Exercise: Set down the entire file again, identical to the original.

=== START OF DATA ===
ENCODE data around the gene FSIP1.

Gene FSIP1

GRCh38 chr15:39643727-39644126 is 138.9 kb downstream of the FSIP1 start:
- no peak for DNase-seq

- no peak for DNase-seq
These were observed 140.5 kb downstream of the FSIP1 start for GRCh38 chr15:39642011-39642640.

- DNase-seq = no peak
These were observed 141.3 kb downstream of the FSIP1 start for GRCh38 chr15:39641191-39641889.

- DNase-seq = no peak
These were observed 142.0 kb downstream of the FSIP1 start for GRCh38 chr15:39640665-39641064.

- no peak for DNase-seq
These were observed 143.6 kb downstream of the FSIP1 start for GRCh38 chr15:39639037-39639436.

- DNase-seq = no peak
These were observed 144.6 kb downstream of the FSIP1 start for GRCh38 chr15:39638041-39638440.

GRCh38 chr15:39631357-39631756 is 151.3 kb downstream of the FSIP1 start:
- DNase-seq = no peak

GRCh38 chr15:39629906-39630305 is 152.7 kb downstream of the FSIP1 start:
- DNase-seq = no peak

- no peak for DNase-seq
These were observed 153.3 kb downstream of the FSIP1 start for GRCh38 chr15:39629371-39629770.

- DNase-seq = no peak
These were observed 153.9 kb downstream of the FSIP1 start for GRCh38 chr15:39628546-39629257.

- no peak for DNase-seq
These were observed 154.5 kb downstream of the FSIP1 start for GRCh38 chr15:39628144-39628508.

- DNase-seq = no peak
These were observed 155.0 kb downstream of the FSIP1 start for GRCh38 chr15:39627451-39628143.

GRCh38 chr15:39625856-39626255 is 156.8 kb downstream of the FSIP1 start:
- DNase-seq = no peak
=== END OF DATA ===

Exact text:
ENCODE data around the gene FSIP1.

Gene FSIP1

GRCh38 chr15:39643727-39644126 is 138.9 kb downstream of the FSIP1 start:
- no peak for DNase-seq

- no peak for DNase-seq
These were observed 140.5 kb downstream of the FSIP1 start for GRCh38 chr15:39642011-39642640.

- DNase-seq = no peak
These were observed 141.3 kb downstream of the FSIP1 start for GRCh38 chr15:39641191-39641889.

- DNase-seq = no peak
These were observed 142.0 kb downstream of the FSIP1 start for GRCh38 chr15:39640665-39641064.

- no peak for DNase-seq
These were observed 143.6 kb downstream of the FSIP1 start for GRCh38 chr15:39639037-39639436.

- DNase-seq = no peak
These were observed 144.6 kb downstream of the FSIP1 start for GRCh38 chr15:39638041-39638440.

GRCh38 chr15:39631357-39631756 is 151.3 kb downstream of the FSIP1 start:
- DNase-seq = no peak

GRCh38 chr15:39629906-39630305 is 152.7 kb downstream of the FSIP1 start:
- DNase-seq = no peak

- no peak for DNase-seq
These were observed 153.3 kb downstream of the FSIP1 start for GRCh38 chr15:39629371-39629770.

- DNase-seq = no peak
These were observed 153.9 kb downstream of the FSIP1 start for GRCh38 chr15:39628546-39629257.

- no peak for DNase-seq
These were observed 154.5 kb downstream of the FSIP1 start for GRCh38 chr15:39628144-39628508.

- DNase-seq = no peak
These were observed 155.0 kb downstream of the FSIP1 start for GRCh38 chr15:39627451-39628143.

GRCh38 chr15:39625856-39626255 is 156.8 kb downstream of the FSIP1 start:
- DNase-seq = no peak